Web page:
A patch is an update. It incorporates changes in source code. Patches are normally applied to specific software components, such as the kernel, or a service, such as vsFTP. Patches may fix bugs, address security issues, or incorporate new features. As an administrator, you're responsible for testing the new software, making sure that it addresses any problems before your users see them on their systems. Patches can be released from developer or some 3rd parties.
It can be apply for,
1. Security Fixes
2. Service Upgrades
3. Bug Fixes
4. Kernel Patches
5. Kernel Upgrades
There are several sources for patches and upgrades. The best source is generally the upgrade repository preconfigured for your distribution. However, there is often a delay when distribution developers process updates from other sources, such as the kernel, or services, such as the Apache Web server.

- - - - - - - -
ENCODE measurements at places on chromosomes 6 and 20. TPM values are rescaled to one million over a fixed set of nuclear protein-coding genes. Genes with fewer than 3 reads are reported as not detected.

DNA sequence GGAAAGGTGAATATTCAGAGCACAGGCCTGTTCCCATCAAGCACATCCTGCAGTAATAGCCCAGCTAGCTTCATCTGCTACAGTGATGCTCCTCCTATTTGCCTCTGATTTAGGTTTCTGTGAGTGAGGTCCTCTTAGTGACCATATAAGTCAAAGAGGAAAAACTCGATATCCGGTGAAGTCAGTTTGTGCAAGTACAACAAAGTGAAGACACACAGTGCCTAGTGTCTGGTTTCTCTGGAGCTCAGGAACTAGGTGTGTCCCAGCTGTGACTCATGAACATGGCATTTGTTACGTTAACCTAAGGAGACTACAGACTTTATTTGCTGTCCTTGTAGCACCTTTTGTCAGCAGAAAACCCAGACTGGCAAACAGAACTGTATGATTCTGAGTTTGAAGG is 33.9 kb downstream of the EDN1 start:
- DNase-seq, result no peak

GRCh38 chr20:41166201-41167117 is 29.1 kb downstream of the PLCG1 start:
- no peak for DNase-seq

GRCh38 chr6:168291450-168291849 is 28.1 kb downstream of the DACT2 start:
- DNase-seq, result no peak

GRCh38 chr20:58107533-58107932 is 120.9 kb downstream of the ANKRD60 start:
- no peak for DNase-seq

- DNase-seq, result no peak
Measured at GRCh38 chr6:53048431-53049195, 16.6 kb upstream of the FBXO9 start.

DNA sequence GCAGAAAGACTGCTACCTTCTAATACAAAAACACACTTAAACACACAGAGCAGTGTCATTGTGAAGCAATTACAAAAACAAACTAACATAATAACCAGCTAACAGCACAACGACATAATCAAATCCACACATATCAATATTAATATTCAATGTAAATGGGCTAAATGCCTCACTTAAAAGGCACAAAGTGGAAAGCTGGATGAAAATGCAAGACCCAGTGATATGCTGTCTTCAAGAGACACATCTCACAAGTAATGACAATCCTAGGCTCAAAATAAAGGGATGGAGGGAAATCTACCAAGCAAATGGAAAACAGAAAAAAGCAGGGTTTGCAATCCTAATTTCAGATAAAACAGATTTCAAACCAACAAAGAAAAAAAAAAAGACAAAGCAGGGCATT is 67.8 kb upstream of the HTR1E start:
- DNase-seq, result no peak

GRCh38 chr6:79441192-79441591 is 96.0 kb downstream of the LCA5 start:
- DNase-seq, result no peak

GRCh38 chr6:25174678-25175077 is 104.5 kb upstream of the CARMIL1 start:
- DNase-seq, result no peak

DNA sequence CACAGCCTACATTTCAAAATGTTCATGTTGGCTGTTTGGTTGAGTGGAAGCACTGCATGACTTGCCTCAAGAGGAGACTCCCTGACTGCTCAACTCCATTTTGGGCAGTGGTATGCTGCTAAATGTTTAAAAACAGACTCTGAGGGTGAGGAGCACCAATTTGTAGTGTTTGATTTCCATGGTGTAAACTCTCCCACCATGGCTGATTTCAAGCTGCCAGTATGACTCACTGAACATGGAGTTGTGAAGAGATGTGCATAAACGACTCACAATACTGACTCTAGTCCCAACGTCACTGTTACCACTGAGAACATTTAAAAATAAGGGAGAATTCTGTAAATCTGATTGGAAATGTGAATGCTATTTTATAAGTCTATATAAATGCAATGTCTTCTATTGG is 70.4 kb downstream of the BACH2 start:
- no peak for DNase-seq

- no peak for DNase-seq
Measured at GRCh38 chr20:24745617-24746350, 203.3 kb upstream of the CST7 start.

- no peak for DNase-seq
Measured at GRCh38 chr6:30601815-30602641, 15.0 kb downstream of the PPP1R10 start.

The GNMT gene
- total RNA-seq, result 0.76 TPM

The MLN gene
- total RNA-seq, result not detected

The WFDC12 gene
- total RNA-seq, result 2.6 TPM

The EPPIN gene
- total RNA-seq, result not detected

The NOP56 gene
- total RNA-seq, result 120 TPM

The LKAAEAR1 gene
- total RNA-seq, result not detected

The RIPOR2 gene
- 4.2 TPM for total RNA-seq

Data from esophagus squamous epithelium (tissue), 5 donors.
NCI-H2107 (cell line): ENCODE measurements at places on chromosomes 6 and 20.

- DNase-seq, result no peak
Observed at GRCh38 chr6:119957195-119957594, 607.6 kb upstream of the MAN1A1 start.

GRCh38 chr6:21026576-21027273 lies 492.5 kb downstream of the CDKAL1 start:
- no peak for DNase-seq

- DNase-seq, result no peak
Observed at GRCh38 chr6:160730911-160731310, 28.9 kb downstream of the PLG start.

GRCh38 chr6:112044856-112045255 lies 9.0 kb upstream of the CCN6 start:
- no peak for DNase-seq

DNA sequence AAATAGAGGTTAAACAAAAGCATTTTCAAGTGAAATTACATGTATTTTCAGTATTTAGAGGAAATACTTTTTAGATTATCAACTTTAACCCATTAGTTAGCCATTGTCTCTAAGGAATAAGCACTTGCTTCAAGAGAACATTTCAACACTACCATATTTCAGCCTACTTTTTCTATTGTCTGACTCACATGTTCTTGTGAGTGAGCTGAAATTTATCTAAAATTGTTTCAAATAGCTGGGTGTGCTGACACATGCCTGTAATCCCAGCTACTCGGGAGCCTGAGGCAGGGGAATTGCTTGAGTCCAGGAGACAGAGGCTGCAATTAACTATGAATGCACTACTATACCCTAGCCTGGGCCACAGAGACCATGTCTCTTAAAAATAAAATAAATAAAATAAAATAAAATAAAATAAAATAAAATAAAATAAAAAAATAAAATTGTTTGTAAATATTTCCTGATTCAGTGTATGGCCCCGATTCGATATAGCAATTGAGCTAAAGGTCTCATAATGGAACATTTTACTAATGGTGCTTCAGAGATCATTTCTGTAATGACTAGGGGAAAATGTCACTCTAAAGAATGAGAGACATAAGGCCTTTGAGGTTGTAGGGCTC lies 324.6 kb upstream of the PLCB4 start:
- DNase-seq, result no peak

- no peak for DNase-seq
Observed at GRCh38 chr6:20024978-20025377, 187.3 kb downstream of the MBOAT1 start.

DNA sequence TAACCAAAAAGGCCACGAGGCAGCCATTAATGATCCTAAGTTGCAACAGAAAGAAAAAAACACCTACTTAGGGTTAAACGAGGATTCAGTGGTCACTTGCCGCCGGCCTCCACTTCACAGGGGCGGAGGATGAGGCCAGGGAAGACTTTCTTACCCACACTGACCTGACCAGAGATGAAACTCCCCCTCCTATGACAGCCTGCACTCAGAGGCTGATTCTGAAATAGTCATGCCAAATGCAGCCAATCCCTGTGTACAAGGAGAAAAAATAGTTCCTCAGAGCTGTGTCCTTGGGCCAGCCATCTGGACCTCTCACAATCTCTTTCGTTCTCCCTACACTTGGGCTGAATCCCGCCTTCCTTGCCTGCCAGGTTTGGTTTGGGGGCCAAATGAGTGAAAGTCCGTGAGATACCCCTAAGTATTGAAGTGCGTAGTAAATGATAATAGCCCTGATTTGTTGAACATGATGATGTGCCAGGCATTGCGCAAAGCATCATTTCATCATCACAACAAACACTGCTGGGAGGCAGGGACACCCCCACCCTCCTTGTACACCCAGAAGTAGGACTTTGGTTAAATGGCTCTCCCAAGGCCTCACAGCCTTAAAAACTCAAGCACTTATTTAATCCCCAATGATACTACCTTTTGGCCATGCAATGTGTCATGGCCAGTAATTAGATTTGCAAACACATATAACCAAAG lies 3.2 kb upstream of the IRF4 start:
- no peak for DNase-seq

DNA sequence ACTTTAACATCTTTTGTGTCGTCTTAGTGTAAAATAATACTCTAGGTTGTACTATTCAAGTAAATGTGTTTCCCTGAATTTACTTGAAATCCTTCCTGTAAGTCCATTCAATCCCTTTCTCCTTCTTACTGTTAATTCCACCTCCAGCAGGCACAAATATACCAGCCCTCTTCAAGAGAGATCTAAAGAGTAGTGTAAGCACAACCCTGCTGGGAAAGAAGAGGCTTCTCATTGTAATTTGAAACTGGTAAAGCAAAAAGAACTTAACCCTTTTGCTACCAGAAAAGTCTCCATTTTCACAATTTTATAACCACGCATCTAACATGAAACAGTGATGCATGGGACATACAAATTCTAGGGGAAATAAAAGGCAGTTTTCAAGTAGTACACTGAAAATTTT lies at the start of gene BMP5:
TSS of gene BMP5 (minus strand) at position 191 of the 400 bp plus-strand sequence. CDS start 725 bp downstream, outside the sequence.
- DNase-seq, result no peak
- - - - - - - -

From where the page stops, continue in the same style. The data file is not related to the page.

Red Hat Enterprise Linux Updates :
If you want RHEL, you may have already taken the following steps:
1. Register with the Red Hat Network at https://rhn.redhat.com.
2. Examine available RHEL distributions.
3. Purchase one or more subscriptions for RHEL.
4. Activate your subscription(s).
5. Download or acquire the CDs for RHEL.
6. Install RHEL on your computers.
7. Update your system through the Red Hat Network.
The Red Hat Update Agent:
RHEL's Update Agent, also known as up2date, provides a complete system for updating the RPM packages installed on your RHEL computers. It allows you to register with and monitor appropriate Red Hat repositories for updates.